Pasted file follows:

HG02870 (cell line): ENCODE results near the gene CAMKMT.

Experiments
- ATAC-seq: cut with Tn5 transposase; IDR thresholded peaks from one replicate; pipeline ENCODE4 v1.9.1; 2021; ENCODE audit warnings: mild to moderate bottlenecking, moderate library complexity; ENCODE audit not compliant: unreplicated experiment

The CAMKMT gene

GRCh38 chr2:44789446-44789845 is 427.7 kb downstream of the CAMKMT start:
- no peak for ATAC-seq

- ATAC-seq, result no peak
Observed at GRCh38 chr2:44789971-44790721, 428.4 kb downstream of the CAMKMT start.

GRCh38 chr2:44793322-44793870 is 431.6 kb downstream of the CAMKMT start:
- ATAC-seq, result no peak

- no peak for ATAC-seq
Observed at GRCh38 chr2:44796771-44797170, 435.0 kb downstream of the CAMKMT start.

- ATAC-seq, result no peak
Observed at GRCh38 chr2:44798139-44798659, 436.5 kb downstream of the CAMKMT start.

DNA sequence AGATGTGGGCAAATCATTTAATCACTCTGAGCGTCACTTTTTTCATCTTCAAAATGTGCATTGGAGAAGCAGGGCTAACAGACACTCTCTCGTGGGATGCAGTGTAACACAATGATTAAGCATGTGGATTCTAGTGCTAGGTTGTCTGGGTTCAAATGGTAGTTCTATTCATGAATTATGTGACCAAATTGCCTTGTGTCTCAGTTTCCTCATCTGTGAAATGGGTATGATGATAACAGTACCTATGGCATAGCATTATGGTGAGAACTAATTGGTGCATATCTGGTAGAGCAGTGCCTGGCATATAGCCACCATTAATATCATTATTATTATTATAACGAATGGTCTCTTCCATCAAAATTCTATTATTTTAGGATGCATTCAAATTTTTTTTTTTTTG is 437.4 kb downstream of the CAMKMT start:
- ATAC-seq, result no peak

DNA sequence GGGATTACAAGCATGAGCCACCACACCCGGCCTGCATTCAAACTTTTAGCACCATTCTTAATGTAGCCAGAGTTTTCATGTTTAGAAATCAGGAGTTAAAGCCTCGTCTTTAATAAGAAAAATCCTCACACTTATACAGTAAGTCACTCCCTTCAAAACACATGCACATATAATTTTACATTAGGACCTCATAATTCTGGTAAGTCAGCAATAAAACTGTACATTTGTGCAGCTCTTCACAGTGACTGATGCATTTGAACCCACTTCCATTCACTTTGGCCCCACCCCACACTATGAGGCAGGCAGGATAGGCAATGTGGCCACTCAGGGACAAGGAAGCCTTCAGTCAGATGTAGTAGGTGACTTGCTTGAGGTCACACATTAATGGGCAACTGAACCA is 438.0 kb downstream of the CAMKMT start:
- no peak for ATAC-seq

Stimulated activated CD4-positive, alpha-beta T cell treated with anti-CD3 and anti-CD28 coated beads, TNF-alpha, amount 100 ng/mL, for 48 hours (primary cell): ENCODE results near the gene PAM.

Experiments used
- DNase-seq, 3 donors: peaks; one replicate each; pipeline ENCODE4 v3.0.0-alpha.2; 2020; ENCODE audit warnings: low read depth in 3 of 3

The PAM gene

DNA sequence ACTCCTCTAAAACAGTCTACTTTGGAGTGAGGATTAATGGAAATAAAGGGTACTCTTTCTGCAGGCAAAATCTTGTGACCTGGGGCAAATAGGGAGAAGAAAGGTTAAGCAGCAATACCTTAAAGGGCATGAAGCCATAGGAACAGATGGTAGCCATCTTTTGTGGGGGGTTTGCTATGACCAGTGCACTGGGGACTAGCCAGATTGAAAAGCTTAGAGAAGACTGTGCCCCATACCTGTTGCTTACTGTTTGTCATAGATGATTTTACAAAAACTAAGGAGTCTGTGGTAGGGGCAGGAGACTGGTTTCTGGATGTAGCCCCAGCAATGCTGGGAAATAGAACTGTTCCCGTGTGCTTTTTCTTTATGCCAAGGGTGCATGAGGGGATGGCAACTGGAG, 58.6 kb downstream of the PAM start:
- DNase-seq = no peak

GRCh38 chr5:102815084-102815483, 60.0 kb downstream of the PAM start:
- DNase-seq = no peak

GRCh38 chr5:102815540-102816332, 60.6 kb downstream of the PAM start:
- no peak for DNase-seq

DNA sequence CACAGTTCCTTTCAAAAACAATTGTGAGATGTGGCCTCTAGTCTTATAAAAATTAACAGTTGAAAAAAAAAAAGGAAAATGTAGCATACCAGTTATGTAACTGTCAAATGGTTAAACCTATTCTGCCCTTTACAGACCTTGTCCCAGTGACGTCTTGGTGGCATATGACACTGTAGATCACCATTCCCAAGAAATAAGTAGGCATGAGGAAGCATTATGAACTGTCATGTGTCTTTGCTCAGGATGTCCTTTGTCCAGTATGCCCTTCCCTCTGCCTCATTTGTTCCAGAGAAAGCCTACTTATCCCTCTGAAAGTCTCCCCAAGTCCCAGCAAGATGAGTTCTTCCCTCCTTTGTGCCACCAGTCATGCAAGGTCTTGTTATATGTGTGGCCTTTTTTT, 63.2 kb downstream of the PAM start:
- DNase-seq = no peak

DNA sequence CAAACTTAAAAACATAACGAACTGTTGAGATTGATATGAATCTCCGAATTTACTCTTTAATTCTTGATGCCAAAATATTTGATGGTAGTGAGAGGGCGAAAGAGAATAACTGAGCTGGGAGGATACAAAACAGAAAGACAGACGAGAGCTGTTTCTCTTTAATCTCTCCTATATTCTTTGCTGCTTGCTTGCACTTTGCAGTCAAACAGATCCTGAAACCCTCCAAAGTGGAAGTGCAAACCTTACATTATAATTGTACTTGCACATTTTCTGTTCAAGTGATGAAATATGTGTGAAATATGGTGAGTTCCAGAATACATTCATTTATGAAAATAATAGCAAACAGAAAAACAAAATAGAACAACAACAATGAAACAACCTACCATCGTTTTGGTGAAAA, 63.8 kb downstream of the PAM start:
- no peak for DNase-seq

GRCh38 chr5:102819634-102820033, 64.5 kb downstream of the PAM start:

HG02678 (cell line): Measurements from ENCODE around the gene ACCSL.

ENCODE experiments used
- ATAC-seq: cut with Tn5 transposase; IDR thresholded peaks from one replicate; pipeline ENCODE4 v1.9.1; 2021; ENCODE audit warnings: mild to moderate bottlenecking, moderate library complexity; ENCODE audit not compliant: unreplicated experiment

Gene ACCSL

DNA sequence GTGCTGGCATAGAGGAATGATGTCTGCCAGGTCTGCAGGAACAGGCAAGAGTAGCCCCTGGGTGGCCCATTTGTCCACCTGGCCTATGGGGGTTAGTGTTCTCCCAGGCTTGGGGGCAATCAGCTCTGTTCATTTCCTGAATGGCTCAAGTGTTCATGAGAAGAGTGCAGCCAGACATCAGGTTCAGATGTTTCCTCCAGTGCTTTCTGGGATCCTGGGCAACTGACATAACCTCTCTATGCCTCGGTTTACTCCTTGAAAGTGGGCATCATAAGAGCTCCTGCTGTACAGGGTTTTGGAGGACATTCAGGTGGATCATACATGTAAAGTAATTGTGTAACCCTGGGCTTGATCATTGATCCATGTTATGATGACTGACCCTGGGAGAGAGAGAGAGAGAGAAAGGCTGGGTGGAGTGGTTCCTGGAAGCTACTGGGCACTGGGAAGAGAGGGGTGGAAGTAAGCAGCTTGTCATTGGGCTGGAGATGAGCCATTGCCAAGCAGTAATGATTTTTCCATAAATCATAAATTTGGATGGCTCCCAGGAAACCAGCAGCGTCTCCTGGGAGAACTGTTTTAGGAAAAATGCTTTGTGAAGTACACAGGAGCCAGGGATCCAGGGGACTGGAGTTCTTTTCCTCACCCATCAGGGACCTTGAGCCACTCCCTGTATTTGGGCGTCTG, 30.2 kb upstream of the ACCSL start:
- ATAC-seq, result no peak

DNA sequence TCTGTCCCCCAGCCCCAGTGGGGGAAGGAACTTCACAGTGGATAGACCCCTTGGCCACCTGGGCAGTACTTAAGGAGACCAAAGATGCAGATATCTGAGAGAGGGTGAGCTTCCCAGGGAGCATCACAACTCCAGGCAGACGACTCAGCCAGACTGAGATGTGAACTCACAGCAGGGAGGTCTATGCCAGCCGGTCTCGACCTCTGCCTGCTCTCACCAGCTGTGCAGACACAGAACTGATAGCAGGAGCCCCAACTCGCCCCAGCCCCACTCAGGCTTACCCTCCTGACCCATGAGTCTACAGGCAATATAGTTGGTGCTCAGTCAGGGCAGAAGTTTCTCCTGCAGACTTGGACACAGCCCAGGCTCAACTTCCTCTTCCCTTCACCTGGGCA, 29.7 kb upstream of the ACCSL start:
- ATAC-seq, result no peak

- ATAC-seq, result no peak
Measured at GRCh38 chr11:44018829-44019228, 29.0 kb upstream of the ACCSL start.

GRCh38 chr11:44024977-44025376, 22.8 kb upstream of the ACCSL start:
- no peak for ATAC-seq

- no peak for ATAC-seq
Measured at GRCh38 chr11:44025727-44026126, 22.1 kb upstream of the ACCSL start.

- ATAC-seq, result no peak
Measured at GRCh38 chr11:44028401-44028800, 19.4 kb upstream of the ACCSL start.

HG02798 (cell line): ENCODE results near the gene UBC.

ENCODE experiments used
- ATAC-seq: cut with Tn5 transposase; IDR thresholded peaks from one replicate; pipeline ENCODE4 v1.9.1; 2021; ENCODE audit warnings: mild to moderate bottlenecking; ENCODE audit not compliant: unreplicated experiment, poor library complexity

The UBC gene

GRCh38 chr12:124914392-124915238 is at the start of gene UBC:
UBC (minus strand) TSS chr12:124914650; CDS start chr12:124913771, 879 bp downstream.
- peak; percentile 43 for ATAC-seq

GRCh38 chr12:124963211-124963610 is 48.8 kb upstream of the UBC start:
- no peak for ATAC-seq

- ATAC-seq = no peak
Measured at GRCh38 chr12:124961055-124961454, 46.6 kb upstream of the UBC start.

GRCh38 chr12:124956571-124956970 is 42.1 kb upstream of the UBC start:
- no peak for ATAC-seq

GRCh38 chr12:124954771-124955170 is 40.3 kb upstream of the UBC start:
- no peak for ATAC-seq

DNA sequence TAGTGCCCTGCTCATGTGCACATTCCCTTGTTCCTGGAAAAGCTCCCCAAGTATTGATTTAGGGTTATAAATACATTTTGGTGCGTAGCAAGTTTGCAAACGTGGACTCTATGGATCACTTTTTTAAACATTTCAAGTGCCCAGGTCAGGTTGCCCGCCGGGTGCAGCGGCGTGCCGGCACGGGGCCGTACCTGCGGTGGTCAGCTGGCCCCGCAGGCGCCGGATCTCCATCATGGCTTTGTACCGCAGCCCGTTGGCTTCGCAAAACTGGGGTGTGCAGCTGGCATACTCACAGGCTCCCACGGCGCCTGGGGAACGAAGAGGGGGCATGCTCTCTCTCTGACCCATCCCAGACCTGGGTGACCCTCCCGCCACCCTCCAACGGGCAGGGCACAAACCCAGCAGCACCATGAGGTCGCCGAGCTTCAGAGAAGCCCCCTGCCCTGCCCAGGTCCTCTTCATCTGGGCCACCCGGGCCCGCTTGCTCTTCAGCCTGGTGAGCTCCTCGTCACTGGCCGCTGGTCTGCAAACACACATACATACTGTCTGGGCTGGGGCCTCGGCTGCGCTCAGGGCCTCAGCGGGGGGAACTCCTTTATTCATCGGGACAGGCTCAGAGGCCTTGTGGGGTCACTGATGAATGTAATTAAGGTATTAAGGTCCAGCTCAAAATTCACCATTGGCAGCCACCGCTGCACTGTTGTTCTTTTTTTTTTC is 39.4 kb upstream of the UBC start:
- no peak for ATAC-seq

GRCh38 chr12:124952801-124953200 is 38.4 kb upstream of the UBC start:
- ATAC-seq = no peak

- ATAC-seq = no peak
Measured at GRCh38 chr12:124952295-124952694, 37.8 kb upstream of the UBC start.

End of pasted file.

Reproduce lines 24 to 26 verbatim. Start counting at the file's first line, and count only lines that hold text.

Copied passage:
- DNase-seq = no peak

GRCh38 chr5:102815084-102815483, 60.0 kb downstream of the PAM start:
- DNase-seq = no peak